Henry Davenport (1882-1965) graduated from Harvard University in 1904, then traveled to Paris and was accepted into the architecture program at the Ecole des Beaux-Arts. Davenport studied painting for two years at the Julian Academy in Paris before returning to Boston in 1914; he continued studies under Charles W. Hawthorne and George Elmer Browne at Provincetown, Massachusetts. In 1916 Davenport founded the Clouet School of Art in Paris and continued to teach there for ten years. He also taught at Yale’s art school and was active in national and regional group shows. Davenport had his first solo show at the Copley Gallery in Boston during March of 1918. He listed himself as a portrait painter and architect in 1919. At Harvard, the versatile Davenport was an Assistant Professor in the History of Art. Within the rather tight structure of his paintings, Davenport allowed a certain painterly freedom of brushwork.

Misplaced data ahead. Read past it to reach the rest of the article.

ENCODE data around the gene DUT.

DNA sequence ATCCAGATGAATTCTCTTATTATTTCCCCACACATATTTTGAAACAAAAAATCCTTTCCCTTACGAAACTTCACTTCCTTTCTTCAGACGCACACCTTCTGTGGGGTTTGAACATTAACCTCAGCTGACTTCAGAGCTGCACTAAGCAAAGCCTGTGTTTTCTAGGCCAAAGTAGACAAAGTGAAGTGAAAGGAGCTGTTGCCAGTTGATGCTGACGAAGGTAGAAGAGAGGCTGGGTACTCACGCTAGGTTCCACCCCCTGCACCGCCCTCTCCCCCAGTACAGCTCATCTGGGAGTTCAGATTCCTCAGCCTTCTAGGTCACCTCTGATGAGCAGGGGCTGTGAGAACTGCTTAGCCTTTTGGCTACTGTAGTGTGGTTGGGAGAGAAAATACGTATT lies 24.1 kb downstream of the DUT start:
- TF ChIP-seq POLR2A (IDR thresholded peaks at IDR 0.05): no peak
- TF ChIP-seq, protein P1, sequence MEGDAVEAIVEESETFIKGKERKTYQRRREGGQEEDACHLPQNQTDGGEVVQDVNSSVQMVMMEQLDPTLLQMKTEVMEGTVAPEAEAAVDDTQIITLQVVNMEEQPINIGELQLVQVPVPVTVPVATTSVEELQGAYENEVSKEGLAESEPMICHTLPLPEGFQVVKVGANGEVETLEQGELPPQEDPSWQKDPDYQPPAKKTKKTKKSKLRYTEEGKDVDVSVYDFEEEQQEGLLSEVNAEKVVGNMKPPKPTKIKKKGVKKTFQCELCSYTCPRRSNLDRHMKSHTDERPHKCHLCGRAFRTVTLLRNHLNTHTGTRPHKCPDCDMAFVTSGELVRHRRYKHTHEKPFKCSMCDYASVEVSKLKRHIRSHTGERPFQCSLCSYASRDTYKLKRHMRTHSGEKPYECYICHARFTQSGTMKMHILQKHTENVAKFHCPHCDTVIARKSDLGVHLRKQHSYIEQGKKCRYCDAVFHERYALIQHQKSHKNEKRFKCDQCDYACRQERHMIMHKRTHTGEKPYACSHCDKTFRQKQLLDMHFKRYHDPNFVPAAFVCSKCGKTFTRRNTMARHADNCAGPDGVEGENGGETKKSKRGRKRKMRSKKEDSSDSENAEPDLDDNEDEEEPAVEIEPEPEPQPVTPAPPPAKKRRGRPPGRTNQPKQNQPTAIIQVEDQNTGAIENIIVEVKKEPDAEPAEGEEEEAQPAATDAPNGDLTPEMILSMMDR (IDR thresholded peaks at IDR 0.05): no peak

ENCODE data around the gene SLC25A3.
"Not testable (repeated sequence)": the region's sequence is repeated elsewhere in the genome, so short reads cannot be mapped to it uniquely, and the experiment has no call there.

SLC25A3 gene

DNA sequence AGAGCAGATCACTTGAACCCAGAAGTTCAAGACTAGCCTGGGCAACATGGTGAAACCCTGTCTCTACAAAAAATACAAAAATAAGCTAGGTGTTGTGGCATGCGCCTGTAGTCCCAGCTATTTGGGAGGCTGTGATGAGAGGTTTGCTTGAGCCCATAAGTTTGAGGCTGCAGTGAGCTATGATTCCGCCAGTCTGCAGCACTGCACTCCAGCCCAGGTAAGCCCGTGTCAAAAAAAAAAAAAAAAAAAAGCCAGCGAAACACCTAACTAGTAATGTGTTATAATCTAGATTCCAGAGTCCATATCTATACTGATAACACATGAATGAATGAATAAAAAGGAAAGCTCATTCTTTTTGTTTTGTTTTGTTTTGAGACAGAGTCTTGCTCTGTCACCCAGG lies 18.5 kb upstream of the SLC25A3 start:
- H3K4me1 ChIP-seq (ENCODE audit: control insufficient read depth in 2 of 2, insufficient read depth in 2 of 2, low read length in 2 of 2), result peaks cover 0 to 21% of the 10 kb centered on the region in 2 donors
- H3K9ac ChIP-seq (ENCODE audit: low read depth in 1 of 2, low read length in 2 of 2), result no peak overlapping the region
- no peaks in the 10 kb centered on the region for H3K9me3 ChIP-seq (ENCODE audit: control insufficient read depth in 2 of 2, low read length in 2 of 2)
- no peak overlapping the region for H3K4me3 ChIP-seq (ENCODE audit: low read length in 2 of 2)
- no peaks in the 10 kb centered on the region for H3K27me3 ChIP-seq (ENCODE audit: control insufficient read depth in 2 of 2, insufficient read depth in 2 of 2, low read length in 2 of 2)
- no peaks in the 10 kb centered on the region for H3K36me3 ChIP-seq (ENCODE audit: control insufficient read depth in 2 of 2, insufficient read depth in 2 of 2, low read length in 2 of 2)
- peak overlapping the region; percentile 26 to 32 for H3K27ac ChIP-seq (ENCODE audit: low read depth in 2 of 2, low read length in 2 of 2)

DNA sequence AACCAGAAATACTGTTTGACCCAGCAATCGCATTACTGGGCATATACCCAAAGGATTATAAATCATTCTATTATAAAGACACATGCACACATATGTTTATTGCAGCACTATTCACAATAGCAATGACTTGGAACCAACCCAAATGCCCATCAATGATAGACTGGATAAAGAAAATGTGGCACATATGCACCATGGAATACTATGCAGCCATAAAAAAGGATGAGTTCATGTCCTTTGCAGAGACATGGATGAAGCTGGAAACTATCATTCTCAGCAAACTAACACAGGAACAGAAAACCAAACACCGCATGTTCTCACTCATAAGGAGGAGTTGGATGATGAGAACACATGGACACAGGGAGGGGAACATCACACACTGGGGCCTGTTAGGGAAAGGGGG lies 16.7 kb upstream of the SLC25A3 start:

Davenport’s palette consists of the three secondary colors: purple, green, and orange, and the composition is perfectly balanced. Much area has been left for the sky, as the whole foreground has been devoted to a focus on these strong geometric forms. The stream, which runs the full width of the foreground, is where peasant women wash their clothes; it is also a wonderful reflector of the village and the sky. A favorite place for many French and American expatriate artists, the Brittany village figured prominently in exhibitions for decades.
Courtesy of R.H. Love Gallery, Peoria, Illinois